The FE-1 set up the hardware for another blood draw & urine collection session of the NUTRITION with Repository assessment, for both himself and the FE-2. [Koichi’s blood draw is scheduled on 5/9 (Saturday), Mike’s on 5/10 (Sunday). The 24h urine collections will begin on 5/9 for both of them.]
The CDR completed the periodic data collection on the long-term BIO-5 Rasteniya-2 ("Plants-2") experiment, copying data from its built-in control computer to a PCMCIA memory card for subsequent downlink to the ground via OCA. [Rasteniya-2 researches growth and development of plants under spaceflight conditions in the LADA-14 greenhouse from IBMP (Institute of Bio-Medical Problems, Russian: IMBP). The payload hardware includes a module (MIS/Module for the Investigation of Substrates), the MIS control unit (BU), a nitrogen purge unit (BPA) and other accessories. During its operation, the experiment requires regular daily maintenance of the experiment involving monitoring of seedling growth, humidity measurements, moistening of the substrate if necessary, and photo/video recording. LADA consists of a wall-mounted growth chamber that provides long-term, ready access for crewmember interaction. It provides light and root zone control but relies on the cabin environmental control systems for humidity, gas composition, and temperature control. Cabin air is pulled into the leaf chamber, flows over the plants and vents through the light bank to provide both plant gas exchange and light bank cooling.]
Mike & Koichi had time to once more review the POC DOUG (Portable Onboard Computers/Dynamic Onboard Ubiquitous Graphics) software setup for today’s SSRMS (Space Station Remote Manipulator System) activity, then maneuvered the robotarm to the CETA (Crew Equipment Translation Aid) cart and port SARJ (Solar Alpha Rotary Joint) viewing position for a video survey. SARJ photogrammetry was scheduled for today in preparation for Flight 2J/A, as was S1 radiator ammonia venting by ground commanding. [Timing of the event has been moved for better ground based viewing (during darkness). 15 min post-start of the event there will be sunlight and the SSRMS camera will be used for subsequent particle viewing.]
Barratt performed the daily status check on the BCAT (Binary Colloidal Alloy Test) science payload, running by itself since 5/2. [The status check, conducted on the last image taken by the DCS 760 digital still camera which is controlled by EarthKAM software on an A31p laptop, is to verify proper image focus and camera alignment. The SSC (Station Support Computer) is taking photography of the phase separation occurring in the BCAT Sample 3, with the photo flash going off every half hour.]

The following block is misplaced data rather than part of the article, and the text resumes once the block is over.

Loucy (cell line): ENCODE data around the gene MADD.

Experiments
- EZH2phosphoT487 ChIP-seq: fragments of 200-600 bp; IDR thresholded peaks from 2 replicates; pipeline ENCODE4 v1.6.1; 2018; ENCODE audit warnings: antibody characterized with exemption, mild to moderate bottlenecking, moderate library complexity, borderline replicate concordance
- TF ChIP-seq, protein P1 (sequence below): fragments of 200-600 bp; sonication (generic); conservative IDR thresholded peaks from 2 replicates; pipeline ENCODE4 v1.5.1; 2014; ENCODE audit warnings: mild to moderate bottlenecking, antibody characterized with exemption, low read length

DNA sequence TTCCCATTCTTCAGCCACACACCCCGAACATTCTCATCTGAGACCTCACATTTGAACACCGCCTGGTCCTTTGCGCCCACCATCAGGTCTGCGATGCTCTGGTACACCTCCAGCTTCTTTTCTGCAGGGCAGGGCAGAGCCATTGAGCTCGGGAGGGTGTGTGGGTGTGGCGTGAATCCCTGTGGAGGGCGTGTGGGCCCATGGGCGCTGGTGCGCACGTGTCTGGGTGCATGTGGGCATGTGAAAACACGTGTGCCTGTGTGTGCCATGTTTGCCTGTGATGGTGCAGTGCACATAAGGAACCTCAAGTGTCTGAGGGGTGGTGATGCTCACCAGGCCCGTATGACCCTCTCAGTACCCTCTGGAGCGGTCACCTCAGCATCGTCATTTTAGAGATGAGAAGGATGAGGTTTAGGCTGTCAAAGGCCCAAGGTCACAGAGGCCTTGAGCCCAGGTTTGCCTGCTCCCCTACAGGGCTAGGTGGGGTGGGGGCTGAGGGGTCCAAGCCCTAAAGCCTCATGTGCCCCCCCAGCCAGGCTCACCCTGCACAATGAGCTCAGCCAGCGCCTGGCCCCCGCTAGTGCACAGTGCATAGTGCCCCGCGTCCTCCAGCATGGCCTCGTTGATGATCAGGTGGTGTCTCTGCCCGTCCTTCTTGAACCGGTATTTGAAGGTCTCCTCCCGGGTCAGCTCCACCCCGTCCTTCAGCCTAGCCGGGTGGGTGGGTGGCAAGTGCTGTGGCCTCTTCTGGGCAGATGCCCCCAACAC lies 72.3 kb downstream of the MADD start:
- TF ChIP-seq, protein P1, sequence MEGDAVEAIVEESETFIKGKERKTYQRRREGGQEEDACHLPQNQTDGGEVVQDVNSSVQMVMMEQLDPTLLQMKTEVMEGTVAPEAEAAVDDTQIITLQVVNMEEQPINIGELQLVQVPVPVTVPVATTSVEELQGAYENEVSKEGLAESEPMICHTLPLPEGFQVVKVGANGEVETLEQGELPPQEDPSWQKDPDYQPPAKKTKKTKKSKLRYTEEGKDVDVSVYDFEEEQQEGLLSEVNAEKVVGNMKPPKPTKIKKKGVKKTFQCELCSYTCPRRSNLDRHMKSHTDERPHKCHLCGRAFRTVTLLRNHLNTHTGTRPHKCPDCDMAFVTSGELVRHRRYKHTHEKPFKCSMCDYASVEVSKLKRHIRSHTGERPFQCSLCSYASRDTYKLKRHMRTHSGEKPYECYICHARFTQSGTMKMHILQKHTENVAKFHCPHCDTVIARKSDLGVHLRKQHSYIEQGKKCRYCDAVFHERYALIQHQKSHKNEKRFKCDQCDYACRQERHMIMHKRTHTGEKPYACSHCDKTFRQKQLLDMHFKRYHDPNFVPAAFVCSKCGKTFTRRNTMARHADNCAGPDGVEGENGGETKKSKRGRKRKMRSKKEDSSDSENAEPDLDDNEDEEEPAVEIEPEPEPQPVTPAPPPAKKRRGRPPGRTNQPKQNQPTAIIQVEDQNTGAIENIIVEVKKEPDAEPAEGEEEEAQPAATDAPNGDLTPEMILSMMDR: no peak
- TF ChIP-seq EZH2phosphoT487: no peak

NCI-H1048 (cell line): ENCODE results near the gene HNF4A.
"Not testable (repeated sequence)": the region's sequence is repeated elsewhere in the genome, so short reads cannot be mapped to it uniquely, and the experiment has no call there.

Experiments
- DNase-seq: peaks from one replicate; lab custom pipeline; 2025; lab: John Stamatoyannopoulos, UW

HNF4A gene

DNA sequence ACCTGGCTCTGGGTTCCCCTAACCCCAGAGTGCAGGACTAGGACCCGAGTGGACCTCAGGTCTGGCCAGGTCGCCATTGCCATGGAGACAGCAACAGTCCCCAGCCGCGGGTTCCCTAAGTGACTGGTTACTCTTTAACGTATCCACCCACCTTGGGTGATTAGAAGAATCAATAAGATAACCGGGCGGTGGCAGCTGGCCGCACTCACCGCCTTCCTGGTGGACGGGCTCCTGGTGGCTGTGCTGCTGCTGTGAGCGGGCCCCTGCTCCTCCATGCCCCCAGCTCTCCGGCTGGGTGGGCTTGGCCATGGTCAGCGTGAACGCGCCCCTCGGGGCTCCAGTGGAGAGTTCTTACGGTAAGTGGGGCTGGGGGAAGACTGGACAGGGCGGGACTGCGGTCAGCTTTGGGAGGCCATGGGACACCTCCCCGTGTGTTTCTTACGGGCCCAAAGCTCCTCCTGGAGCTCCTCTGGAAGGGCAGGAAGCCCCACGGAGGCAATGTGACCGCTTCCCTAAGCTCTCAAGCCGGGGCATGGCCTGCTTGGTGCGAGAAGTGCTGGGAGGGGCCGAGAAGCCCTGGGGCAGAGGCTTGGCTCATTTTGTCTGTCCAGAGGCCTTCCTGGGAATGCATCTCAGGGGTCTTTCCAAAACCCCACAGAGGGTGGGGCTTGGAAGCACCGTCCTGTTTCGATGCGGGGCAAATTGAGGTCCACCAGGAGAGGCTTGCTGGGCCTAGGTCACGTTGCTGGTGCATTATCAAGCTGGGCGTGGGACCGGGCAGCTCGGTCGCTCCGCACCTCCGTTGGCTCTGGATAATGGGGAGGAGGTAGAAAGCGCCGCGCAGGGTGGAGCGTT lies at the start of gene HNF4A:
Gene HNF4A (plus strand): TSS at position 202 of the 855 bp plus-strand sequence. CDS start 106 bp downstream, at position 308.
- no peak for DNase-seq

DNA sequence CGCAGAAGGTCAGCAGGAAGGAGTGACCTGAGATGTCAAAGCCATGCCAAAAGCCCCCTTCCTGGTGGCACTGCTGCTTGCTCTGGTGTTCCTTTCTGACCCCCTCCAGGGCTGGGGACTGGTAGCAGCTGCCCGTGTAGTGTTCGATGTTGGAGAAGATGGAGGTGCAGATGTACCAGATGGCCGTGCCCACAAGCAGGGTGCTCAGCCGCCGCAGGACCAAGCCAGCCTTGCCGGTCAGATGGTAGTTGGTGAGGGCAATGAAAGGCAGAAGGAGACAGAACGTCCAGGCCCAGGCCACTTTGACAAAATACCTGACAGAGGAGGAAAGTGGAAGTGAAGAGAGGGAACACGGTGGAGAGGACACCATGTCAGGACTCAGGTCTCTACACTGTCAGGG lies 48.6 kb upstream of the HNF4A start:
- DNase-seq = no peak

Wakata performed the monthly maintenance on the EHS CSA-CP (Environmental Health System - Compound Specific Analyzer-Combustion Products) units, changing out the batteries of all units and zero-calibrating them. [Exchange of the prime unit designation is no longer required and will not be performed.]
Afterwards, Koichi completed the regular service on the WPA (Water Processor Assembly), first offloading the WPA into one of the new CWC-I (Contingency Water Containers-Iodine, #1009) with the common H2O Transfer Hose (which took about 18 min) from the PWD (Potable Water Dispenser) Auxiliary Port, then flushing the system.
The FE-2 & FE-1 prepared their SSC (Station Support Computers) including the CPSD A31p and the OpsLAN laptops for the subsequent deployment of a new SSC Service Pack, by verifying that the A31p laptops are in the correct configuration for the SP deploy.
Mike performed the daily procedure of flushing the PWD (Potable Water Dispenser) ambient line with ~50mL of water (into a towel/Ziploc bag).
Gennady completed the routine daily servicing of the SOZh system (Environment Control & Life Support System, ECLSS) in the SM. [Regular daily SOZh maintenance consists, among else, of checking the ASU toilet facilities, replacement of the KTO & KBO solid waste containers and replacement of EDV-SV waste water and EDV-U urine containers.]
The CDR also conducted the daily IMS (Inventory Management System) maintenance, updating/editing its standard “delta file” including stowage locations, for the regular weekly automated export/import to its three databases on the ground (Houston, Moscow, Baikonur).
Mike performed the regular weekly maintenance on the TVIS (Treadmill with Vibration Isolation & Stabilization), primarily inspecting the condition of the SLDs, SLD cables and SPDs (Subject Positioning Devices), lubricating as required, plus recording time & date values.
Koichi later conducted the periodic visual inspection of the ARED and its VIS (Vibration Isolation System) rails & rollers, then evacuated its cylinder flywheels to maintain proper vacuum condition and sensor calibration.
The crew completed their regular daily 2.5-hr. physical workout program (about half of which is used for setup & post-exercise personal hygiene) on the TVIS treadmill (CDR, FE-1, FE-2), ARED advanced resistive exercise device (FE-1, FE-2) and VELO bike with bungee cord load trainer (CDR).